Monday, August 6, 2007

Pending home sales index shows surprising gain in June, suggesting more deals to buy houses are in pipeline to close.

By Chris Isidore, senior writer
August 1 2007: 10:48 AM EDT

NEW YORK ( -- Home sales could see an increase in the coming months, as the latest reading on the state of the battered U.S. real estate market from an industry trade group showed surprising strength.

The National Association of Realtors' pending home sales index jumped 5 percent to 102.4 in June, the group announced Wednesday. Economists surveyed by had forecast the index would slip 0.6 percent after a revised 3.7 percent drop in the May report.

It was the biggest increase in the index in three years. But that is up from a May reading that matches the second lowest on record. Only September 2001, the month of the terrorist attack, had a weaker pending home sales reading than May.

And even with the increase, the June reading is 8.6 percent below the June 2006 level, showing that there is still weakness in the market.

The index was created in 2001 to be a more forward-looking reading on home sales than the group's existing home sales report, which charts sales at the time of closing. The pending home sales index tracks when a sales agreement is signed, generally a month or two ahead of closing.
Even the Realtors weren't willing to state that the housing market has turned around, although it did say the pickup in the index is good news.

"It is too early to say if home sales have already passed bottom," said Lawrence Yun, the senior economist for the group in the report. "Still, major declines in home sales are likely to have occurred already and further declines, if any, are likely to be modest given the accumulating pent-up demand."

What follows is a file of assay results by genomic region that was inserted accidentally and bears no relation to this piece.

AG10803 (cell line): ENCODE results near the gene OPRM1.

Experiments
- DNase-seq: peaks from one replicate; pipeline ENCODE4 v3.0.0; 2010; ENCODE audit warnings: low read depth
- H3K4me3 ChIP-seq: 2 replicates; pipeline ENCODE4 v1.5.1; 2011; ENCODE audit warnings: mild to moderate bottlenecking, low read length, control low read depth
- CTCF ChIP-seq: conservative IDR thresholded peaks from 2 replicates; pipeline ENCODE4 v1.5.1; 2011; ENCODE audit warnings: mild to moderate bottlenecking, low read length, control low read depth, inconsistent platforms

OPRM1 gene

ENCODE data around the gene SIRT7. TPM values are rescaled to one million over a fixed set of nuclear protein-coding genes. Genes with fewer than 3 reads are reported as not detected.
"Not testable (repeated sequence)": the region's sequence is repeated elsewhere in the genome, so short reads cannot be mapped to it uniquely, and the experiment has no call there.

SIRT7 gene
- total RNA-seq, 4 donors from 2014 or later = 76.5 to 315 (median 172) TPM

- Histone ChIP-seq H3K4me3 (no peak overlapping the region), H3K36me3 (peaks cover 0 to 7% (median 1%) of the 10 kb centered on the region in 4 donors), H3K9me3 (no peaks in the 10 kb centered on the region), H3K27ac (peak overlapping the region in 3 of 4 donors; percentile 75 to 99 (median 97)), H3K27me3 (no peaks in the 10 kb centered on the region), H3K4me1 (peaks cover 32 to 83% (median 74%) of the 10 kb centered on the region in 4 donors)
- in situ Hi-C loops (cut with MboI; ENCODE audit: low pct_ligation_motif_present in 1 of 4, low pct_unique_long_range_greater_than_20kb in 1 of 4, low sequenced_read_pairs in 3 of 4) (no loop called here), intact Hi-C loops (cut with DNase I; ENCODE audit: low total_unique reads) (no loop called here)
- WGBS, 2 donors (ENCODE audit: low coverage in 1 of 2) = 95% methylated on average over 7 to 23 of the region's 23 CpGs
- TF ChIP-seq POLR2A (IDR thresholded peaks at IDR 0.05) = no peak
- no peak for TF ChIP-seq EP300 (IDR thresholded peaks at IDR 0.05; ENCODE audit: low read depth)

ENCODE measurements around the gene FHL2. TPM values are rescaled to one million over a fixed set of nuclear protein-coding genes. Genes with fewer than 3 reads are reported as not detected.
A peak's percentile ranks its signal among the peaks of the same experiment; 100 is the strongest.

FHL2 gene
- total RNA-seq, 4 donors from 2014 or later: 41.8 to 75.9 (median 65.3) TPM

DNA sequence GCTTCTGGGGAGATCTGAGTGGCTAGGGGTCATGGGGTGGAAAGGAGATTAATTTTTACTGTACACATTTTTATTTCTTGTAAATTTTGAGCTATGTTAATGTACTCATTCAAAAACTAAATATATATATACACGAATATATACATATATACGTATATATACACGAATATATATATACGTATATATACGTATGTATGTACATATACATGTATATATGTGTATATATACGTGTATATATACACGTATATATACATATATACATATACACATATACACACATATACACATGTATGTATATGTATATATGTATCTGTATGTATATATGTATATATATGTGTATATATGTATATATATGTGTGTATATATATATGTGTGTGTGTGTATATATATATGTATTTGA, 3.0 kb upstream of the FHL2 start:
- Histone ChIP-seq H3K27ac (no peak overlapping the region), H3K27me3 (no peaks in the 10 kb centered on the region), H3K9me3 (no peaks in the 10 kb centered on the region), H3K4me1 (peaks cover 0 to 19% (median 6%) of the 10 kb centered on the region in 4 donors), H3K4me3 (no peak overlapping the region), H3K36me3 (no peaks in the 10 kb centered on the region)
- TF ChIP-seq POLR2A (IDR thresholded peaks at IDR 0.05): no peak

The report is a rare island of good news in a sea of other reports showing weakness in the housing market. Tuesday, Standard & Poor's/Case-Shiller Home Price Index showed further declines in home prices and values, and Wednesday, the Mortgage Bankers Association reported that applications for new mortgages fell to a five-month low. Other recent reports have shown declines in both existing and new home sales.

Still, the report was good news for worried U.S. financial markets, which have been tumbling for much of the past week on worries about housing and rising mortgage delinquencies and defaults. U.S. stocks, which had been lower before the pending home sales report, turned higher immediately after its release, but then quickly gave up those gains.

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